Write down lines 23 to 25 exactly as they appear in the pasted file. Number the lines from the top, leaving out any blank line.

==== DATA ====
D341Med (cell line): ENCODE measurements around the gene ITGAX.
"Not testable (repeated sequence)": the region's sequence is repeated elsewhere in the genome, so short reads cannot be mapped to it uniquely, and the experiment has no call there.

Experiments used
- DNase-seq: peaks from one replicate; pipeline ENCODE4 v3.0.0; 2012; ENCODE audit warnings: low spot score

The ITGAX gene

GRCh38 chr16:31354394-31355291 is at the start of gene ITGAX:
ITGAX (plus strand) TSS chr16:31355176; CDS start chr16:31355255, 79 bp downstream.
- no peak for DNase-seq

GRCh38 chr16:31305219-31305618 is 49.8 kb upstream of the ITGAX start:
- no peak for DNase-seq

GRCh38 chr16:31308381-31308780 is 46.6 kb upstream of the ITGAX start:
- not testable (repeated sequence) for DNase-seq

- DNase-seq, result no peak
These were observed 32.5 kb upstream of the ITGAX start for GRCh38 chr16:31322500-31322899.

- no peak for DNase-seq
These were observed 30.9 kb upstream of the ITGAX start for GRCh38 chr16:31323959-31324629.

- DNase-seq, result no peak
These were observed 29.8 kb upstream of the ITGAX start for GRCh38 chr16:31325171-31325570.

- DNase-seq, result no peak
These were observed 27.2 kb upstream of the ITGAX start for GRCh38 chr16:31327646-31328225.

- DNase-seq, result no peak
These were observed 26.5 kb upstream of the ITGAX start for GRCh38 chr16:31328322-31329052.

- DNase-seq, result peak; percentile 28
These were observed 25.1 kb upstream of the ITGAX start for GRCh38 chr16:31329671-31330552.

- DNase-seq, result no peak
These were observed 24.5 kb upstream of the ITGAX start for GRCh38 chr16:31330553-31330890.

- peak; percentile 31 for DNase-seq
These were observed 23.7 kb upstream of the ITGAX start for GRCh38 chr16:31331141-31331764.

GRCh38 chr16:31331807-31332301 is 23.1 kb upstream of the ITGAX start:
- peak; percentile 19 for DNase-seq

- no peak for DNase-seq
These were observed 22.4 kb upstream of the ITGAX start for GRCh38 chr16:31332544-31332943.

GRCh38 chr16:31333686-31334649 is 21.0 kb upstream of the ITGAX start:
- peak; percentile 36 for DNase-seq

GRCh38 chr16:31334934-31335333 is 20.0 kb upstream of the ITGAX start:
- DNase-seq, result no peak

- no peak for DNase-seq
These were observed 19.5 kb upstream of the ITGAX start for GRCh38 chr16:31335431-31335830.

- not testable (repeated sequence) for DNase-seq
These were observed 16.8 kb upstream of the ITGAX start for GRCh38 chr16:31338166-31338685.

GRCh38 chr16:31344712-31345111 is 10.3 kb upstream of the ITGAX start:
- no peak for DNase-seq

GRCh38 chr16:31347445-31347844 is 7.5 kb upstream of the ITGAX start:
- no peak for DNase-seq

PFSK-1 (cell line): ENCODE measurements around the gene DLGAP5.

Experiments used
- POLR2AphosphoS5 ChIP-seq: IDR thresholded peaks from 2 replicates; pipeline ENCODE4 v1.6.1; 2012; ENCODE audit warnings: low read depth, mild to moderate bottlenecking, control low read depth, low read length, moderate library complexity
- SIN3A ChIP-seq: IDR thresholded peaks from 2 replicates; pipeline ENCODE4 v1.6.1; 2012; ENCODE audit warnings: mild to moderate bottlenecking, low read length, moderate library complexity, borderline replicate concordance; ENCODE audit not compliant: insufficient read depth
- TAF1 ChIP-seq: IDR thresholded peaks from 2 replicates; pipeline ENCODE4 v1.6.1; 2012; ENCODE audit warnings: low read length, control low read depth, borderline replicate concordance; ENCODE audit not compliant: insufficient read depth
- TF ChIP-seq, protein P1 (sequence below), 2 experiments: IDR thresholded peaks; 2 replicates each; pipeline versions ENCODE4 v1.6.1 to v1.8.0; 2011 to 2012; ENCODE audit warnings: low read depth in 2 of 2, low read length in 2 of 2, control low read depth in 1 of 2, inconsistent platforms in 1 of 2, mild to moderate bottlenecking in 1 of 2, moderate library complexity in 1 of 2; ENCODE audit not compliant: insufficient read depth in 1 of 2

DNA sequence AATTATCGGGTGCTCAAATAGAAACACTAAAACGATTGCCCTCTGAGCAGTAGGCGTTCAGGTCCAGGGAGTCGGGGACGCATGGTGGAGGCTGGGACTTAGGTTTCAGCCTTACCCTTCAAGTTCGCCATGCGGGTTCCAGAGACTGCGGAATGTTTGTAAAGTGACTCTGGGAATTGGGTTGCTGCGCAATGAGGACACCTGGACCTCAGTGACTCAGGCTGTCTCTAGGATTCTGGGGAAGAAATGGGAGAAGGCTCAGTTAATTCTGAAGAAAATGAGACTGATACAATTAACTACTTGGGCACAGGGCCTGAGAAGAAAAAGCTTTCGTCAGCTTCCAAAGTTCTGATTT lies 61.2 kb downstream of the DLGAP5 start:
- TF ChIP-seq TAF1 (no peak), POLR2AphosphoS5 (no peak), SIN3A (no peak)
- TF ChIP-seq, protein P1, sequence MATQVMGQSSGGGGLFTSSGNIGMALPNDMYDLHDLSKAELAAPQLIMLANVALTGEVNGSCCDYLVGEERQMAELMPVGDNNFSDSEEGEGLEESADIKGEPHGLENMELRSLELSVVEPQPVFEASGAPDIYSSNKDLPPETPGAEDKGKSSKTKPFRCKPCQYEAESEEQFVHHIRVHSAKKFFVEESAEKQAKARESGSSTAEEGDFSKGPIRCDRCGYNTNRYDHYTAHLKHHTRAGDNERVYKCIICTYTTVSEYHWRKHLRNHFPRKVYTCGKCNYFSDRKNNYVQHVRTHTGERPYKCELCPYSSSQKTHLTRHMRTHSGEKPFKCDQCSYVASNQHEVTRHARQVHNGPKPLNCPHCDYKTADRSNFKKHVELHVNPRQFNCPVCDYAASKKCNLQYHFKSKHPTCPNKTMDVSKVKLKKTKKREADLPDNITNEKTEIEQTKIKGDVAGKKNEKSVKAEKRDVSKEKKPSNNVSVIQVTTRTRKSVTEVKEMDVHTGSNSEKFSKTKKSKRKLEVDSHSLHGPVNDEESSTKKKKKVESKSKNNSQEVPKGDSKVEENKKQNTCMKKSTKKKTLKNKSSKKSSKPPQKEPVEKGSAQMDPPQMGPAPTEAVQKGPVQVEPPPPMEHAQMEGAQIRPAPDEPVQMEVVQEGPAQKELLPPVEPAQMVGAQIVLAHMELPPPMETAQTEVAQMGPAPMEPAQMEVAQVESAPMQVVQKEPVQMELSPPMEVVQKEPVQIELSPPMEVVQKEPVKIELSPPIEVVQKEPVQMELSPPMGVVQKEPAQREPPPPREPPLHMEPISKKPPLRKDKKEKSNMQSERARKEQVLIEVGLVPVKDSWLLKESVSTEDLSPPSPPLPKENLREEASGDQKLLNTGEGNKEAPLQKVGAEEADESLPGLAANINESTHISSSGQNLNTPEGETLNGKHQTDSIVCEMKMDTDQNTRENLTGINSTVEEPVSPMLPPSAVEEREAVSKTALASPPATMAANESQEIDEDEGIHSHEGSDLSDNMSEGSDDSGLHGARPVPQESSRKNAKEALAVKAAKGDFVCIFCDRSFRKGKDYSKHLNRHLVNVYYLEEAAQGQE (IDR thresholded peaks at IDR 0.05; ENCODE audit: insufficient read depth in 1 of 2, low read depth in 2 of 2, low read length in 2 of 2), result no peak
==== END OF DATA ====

- DNase-seq, result peak; percentile 28
These were observed 25.1 kb upstream of the ITGAX start for GRCh38 chr16:31329671-31330552.

- DNase-seq, result no peak